Lucy Ann: What are those other opportunities?
Lochmann: Digital. We have 100,000 people who come to these games. Guess what? We now have their e-mail addresses and we can market our own internal Facebook and Twitter and reach them differently through sponsors. Not spam them, but try to figure out what do they want to hear from?
Lucy Ann: What about the MGoBlue.com website? Any transformation of that coming up?
Lochmann: Actually, that’s a great question. We are redesigning that as we speak. Hopefully a mid to late September re-launch or redesign. It’s going to be a lot more video focus. Video is where everything’s heading with the mobile phones, iPads, and anything else, so we’re working hard on that. It’s a popular site; that’s where our fans go, but we have some work to do. That’s part of the branding of Michigan Athletics. You look at every touch point and obviously MGoBlue.com is one of the most popular ones.
Lucy Ann: Any other changes that you have coming out regarding branding of the University of Michigan?
Lochmann: Event presentation and how people experience the brand at our events is a big part of building the brand, and we are in the midst of hiring some event presentation folks to really focus on making it a wow experience for our fans who go to basketball, hockey, football, soccer. It’s not just a PA announcement.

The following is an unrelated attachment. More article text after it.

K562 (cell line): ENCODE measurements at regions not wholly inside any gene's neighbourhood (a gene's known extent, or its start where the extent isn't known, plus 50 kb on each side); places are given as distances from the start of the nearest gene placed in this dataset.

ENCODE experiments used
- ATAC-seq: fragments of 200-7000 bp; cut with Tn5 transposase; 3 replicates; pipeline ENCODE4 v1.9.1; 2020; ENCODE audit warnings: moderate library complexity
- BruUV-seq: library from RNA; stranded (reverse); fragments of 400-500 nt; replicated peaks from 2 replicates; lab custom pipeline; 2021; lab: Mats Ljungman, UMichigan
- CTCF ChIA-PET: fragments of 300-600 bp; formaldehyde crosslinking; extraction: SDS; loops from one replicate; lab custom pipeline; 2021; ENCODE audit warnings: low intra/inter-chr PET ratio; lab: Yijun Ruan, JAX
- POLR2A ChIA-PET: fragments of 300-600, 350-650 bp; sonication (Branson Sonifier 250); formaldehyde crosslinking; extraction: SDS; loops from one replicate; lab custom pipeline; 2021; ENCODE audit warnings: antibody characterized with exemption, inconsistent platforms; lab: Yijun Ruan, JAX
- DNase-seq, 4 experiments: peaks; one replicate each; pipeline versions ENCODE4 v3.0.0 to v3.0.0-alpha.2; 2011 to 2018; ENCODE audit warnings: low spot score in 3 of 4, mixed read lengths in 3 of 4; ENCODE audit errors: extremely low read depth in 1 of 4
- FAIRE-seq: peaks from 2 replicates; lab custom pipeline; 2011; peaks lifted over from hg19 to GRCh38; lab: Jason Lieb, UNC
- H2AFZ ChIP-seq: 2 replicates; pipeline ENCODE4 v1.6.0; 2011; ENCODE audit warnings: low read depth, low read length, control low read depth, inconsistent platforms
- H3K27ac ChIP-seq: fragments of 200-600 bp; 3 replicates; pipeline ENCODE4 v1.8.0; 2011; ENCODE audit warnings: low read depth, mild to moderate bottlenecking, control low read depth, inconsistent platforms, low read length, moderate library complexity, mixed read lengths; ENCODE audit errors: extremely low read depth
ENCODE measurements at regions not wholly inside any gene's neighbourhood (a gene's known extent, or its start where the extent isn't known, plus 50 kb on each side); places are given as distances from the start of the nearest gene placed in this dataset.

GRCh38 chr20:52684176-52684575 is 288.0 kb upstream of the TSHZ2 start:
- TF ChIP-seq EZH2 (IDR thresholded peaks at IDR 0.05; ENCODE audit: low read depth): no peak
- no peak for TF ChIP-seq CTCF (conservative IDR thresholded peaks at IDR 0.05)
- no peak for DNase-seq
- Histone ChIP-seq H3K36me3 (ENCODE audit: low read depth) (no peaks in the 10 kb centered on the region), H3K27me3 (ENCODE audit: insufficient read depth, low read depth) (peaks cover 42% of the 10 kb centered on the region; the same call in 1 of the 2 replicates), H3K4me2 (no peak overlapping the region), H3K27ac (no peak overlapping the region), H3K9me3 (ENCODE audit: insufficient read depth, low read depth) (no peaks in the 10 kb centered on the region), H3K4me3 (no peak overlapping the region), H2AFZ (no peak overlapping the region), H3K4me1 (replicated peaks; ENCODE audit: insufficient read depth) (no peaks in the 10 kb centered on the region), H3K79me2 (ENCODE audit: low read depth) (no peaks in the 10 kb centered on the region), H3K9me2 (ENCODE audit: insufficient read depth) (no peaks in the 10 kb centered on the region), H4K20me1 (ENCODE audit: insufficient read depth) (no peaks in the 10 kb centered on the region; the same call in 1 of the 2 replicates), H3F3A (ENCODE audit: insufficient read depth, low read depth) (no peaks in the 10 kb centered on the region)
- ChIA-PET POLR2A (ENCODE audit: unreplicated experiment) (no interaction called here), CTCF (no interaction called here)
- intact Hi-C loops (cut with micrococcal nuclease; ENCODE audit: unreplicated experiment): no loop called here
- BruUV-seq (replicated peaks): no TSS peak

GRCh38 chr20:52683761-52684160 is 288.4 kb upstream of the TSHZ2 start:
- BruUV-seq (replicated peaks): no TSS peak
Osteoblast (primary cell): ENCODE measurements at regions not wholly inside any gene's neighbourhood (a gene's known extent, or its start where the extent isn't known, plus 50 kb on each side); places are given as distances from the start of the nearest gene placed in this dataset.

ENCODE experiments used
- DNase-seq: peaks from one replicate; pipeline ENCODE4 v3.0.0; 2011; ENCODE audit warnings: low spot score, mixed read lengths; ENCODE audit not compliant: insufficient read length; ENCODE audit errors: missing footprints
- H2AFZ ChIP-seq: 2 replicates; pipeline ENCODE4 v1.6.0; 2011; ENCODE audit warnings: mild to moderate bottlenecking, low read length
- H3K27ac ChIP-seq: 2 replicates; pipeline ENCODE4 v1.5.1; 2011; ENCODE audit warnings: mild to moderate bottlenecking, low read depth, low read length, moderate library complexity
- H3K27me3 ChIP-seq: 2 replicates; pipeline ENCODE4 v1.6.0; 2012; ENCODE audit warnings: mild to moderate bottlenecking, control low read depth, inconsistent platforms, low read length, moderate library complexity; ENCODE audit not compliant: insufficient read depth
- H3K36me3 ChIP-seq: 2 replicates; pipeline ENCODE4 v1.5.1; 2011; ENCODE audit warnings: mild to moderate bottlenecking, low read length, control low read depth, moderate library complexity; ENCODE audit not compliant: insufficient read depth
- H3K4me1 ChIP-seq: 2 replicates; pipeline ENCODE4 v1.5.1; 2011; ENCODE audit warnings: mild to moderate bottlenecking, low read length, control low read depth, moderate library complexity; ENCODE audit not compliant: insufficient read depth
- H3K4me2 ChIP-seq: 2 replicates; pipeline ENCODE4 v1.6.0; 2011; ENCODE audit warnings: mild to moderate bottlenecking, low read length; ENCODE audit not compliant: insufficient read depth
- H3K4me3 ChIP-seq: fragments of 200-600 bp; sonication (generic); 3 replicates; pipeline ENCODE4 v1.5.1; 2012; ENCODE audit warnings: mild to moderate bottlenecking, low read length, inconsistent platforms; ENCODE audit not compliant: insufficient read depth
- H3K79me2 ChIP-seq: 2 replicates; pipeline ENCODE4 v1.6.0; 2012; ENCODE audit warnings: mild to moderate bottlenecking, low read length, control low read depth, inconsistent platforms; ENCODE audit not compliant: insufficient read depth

Lucy Ann: More entertainment?
Lochmann: Exactly. We really want to make all Michigan Athletics a destination for sports fans.
Lucy Ann Lance & Dean Erskine own Lance & Erskine Communications, which produces “The Lucy Ann Lance Business Insider” (M-F, 8 a.m.-11 a.m.) and “The Lucy Ann Lance Show” (Saturdays, 9 a.m.-12 p.m.) on 1290 WLBY. The programs are live streamed at www.1290WLBY.com, and podcast on www.lucyannlance.com. The above interview is a condensed version of a longer conversation that is edited for clarity. The complete audio interview is posted online at www.lucyannlance.com.